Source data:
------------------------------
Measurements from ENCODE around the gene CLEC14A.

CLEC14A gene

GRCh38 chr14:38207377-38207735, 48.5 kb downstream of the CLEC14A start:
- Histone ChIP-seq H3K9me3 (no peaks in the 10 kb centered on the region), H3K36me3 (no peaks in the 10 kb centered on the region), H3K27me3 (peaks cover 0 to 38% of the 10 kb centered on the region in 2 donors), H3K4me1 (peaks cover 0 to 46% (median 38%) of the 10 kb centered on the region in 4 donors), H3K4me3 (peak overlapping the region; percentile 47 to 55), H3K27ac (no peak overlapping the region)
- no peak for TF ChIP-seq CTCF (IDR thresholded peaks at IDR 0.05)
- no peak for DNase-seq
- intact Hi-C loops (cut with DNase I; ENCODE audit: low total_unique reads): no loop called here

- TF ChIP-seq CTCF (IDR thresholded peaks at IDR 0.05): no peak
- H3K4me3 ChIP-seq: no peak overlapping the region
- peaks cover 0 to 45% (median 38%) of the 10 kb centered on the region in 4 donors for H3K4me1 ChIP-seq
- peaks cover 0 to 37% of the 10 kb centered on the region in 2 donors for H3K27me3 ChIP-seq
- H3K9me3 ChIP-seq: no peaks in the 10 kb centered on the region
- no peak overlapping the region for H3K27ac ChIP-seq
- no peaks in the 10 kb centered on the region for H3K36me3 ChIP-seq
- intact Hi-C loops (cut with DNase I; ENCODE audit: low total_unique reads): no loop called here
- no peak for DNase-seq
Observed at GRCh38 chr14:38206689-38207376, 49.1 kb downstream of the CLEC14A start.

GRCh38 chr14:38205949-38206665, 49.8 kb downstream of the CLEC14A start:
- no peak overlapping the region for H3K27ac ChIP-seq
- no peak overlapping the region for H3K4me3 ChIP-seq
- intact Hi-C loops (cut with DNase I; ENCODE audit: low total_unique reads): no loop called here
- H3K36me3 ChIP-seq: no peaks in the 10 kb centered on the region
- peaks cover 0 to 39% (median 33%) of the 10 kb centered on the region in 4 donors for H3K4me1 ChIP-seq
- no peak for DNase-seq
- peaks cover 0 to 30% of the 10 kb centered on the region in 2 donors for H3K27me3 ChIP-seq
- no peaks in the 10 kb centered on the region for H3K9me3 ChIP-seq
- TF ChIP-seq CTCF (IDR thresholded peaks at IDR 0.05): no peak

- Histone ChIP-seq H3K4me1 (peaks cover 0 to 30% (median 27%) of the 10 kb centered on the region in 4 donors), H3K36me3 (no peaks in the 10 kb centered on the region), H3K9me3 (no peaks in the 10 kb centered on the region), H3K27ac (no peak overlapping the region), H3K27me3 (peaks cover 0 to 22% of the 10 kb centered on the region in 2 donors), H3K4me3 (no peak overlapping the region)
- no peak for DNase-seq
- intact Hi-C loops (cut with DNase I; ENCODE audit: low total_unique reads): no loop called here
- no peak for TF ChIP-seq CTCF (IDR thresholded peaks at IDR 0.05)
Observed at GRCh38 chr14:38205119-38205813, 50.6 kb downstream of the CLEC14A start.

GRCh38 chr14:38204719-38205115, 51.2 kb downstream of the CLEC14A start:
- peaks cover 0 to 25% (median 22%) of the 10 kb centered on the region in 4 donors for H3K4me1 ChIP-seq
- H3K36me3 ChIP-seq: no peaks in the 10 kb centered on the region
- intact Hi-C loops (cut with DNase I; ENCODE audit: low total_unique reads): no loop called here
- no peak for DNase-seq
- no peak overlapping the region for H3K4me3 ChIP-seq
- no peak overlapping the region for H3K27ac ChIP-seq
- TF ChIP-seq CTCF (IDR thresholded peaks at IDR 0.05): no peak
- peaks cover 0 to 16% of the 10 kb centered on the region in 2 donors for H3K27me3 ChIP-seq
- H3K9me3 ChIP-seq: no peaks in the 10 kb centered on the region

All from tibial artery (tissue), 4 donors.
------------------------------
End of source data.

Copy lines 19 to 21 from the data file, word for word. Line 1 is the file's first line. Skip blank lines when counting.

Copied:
- no peak overlapping the region for H3K27ac ChIP-seq
- no peak overlapping the region for H3K4me3 ChIP-seq
- intact Hi-C loops (cut with DNase I; ENCODE audit: low total_unique reads): no loop called here